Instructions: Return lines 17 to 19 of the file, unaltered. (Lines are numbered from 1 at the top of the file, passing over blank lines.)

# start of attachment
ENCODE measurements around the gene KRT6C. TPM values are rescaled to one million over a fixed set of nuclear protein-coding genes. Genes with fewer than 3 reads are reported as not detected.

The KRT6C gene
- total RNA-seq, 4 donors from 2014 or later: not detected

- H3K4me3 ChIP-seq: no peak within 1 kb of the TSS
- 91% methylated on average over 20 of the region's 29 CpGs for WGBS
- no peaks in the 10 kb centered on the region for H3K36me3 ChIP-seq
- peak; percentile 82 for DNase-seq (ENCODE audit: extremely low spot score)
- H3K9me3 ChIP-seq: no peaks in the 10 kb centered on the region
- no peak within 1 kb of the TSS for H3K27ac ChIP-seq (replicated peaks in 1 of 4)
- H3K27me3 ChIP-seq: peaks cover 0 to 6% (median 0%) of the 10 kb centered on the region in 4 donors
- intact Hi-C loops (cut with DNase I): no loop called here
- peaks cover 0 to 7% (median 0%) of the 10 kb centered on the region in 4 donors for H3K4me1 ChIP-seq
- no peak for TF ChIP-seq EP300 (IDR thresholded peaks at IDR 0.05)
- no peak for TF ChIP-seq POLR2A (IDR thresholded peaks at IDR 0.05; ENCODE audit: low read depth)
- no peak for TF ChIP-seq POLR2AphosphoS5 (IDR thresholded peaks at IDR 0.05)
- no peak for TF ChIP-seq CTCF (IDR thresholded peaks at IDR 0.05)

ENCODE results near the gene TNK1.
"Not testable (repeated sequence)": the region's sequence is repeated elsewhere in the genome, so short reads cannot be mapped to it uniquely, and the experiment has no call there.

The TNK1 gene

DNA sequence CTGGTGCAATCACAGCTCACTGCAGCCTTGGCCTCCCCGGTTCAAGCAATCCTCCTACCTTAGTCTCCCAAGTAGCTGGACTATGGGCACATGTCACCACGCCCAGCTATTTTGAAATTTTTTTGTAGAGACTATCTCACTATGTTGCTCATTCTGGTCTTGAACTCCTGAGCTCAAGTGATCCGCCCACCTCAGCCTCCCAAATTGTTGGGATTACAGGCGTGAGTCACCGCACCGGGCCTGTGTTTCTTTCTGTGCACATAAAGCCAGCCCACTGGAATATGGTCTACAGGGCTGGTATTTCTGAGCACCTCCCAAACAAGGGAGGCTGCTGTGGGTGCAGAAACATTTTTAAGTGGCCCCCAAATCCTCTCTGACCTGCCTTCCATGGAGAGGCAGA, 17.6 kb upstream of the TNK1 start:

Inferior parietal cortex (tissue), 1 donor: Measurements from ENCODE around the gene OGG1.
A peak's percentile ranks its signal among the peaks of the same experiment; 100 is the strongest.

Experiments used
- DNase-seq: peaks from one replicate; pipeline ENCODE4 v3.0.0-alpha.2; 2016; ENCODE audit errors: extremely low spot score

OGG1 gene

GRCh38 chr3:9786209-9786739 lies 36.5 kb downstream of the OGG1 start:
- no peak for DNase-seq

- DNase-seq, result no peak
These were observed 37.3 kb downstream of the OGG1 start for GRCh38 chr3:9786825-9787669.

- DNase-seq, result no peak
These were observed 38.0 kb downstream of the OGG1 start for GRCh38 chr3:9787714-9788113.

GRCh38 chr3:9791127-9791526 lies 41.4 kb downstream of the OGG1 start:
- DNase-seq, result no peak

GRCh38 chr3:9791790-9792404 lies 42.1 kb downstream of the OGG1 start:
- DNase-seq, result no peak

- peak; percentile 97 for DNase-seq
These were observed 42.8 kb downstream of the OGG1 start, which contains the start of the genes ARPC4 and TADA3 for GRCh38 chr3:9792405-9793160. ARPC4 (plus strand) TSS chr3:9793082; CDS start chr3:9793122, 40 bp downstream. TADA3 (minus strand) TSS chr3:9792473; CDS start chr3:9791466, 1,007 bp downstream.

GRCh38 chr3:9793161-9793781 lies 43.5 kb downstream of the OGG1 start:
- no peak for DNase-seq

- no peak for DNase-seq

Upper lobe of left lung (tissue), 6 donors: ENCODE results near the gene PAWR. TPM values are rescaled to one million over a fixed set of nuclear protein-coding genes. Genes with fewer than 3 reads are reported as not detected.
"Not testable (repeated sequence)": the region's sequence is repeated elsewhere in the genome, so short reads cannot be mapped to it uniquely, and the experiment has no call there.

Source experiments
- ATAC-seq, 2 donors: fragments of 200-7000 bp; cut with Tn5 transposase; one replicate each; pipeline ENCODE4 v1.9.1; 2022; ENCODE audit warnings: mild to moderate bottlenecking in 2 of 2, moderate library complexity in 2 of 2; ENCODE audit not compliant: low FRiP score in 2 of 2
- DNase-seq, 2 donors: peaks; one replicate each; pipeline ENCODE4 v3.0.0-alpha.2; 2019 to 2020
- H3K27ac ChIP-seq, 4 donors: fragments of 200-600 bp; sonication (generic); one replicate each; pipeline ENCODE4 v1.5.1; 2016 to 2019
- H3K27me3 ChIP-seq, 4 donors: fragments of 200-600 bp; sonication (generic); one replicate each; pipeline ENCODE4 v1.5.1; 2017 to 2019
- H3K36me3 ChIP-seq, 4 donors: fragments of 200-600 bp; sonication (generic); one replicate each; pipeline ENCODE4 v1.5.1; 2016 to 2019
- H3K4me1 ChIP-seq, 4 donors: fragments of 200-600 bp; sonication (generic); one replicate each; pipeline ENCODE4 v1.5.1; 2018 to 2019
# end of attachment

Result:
ENCODE results near the gene TNK1.
"Not testable (repeated sequence)": the region's sequence is repeated elsewhere in the genome, so short reads cannot be mapped to it uniquely, and the experiment has no call there.

The TNK1 gene